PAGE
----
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National Medal of Science

Written by Jennifer Bails

Bert W. O’Malley

Bert W. O’Malley

In the early 1970s, scientists began speculating about a kind of molecule that helps hormones regulate which genes in the body are turned on or off. Yet only in the past decade did technology evolve to allow researchers to identify the mysterious molecules. Now known as coactivators, these elusive molecules might underlie a wide range of complex disorders such as diabetes, cancer, and cardiovascular disease—as well as help control memory, learning, reproductive functions, and other key physiological processes. Turns out, they’re vital to human life.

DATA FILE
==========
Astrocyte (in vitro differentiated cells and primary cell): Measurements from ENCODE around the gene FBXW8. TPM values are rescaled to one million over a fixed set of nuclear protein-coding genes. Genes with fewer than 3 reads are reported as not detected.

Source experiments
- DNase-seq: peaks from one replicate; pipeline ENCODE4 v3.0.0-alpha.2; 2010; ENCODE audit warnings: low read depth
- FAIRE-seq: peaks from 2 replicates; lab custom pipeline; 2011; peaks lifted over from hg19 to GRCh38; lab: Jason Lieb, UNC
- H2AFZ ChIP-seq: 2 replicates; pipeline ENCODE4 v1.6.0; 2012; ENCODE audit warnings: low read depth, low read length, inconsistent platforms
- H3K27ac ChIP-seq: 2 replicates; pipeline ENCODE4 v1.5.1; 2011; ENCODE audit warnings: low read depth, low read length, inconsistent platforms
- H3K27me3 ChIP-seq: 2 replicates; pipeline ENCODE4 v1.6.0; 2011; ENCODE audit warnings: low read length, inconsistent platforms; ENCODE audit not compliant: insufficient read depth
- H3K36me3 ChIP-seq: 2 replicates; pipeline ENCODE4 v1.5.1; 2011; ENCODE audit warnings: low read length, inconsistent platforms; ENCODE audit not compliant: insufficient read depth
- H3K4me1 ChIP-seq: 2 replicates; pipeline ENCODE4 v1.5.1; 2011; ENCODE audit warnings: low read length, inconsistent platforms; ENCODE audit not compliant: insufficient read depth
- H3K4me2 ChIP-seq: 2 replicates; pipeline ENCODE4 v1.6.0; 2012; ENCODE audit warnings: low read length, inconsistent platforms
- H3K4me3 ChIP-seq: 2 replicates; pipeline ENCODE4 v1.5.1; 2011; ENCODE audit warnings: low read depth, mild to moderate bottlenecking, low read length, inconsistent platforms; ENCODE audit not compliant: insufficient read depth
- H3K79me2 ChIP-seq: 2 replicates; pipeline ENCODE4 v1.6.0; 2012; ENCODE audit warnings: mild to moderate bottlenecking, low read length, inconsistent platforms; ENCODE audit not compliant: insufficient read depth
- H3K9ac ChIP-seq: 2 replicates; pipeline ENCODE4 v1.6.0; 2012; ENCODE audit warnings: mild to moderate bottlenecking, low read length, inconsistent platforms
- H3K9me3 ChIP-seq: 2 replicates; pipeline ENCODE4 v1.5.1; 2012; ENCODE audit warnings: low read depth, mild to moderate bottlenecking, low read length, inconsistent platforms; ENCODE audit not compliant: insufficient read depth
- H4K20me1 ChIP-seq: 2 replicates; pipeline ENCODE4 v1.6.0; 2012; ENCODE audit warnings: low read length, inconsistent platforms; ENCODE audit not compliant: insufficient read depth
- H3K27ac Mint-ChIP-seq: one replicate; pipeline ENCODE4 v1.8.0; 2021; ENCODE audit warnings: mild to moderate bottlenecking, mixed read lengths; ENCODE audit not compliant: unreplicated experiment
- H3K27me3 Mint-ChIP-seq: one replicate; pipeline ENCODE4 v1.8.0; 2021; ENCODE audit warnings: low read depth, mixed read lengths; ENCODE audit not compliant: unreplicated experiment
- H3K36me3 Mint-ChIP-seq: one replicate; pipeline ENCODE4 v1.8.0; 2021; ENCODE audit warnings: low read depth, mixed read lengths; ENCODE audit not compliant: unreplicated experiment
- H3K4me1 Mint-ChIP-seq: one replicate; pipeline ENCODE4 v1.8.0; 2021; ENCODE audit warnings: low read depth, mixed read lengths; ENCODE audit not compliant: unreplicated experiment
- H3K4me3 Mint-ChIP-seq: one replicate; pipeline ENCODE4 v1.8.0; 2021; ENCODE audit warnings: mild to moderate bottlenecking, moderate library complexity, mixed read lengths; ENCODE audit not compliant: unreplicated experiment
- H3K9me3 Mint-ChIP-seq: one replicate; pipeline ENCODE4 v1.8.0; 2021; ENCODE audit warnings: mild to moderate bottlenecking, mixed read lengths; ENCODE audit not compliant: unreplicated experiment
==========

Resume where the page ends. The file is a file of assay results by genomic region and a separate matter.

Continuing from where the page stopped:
At the forefront of this new research frontier is University of Pittsburgh graduate Bert W. O’Malley (A&S ’59, MED ’63), the longtime chair of molecular and cellular biology at Baylor College of Medicine in Texas, where he has conducted extensive research on coactivators. He was recently honored for his pioneering work on hormone action with the National Medal of Science—the highest U.S. award for a scientist—presented by then President George W. Bush. “It was an unexpected and humbling experience,” he says about the White House ceremony.

O’Malley first grew interested in studying hormones while taking an elective laboratory course as a medical student at Pitt. Today, he is widely recognized as the father of molecular endocrinology, the field that studies how hormones function at the molecular level. He describes coactivators as “little molecules with big goals.” More than 300 coactivators have been identified so far, half of which already have been linked to human disease.

After a decade spent identifying these regulatory molecules and figuring out how they work, O’Malley has as his goal the translation of this fundamental science into the development of powerful new medical therapies.

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